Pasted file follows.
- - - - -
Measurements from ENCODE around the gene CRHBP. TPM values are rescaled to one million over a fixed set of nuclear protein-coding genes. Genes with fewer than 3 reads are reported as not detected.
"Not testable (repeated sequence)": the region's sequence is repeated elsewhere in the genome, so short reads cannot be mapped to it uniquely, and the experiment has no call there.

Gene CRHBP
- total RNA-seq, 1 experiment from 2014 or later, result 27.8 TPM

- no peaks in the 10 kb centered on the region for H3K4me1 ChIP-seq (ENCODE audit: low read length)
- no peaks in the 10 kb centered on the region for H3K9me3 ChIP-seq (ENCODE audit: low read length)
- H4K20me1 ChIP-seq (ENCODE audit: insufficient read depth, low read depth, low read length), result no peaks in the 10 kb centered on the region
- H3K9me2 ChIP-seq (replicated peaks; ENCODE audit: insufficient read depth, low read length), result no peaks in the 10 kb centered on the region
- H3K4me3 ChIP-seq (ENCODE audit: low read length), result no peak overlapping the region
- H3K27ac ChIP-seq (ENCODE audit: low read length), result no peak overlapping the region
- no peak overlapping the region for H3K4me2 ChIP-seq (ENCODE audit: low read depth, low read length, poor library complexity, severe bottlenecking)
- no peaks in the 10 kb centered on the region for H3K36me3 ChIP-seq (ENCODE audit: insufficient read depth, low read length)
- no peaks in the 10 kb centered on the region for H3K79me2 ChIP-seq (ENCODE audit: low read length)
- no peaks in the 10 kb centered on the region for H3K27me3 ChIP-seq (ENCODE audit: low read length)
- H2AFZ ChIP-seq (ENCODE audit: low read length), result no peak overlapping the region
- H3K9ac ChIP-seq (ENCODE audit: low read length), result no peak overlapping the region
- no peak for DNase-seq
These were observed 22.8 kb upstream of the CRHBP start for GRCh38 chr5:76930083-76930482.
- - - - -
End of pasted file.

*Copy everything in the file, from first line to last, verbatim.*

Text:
Measurements from ENCODE around the gene CRHBP. TPM values are rescaled to one million over a fixed set of nuclear protein-coding genes. Genes with fewer than 3 reads are reported as not detected.
"Not testable (repeated sequence)": the region's sequence is repeated elsewhere in the genome, so short reads cannot be mapped to it uniquely, and the experiment has no call there.

Gene CRHBP
- total RNA-seq, 1 experiment from 2014 or later, result 27.8 TPM

- no peaks in the 10 kb centered on the region for H3K4me1 ChIP-seq (ENCODE audit: low read length)
- no peaks in the 10 kb centered on the region for H3K9me3 ChIP-seq (ENCODE audit: low read length)
- H4K20me1 ChIP-seq (ENCODE audit: insufficient read depth, low read depth, low read length), result no peaks in the 10 kb centered on the region
- H3K9me2 ChIP-seq (replicated peaks; ENCODE audit: insufficient read depth, low read length), result no peaks in the 10 kb centered on the region
- H3K4me3 ChIP-seq (ENCODE audit: low read length), result no peak overlapping the region
- H3K27ac ChIP-seq (ENCODE audit: low read length), result no peak overlapping the region
- no peak overlapping the region for H3K4me2 ChIP-seq (ENCODE audit: low read depth, low read length, poor library complexity, severe bottlenecking)
- no peaks in the 10 kb centered on the region for H3K36me3 ChIP-seq (ENCODE audit: insufficient read depth, low read length)
- no peaks in the 10 kb centered on the region for H3K79me2 ChIP-seq (ENCODE audit: low read length)
- no peaks in the 10 kb centered on the region for H3K27me3 ChIP-seq (ENCODE audit: low read length)
- H2AFZ ChIP-seq (ENCODE audit: low read length), result no peak overlapping the region
- H3K9ac ChIP-seq (ENCODE audit: low read length), result no peak overlapping the region
- no peak for DNase-seq
These were observed 22.8 kb upstream of the CRHBP start for GRCh38 chr5:76930083-76930482.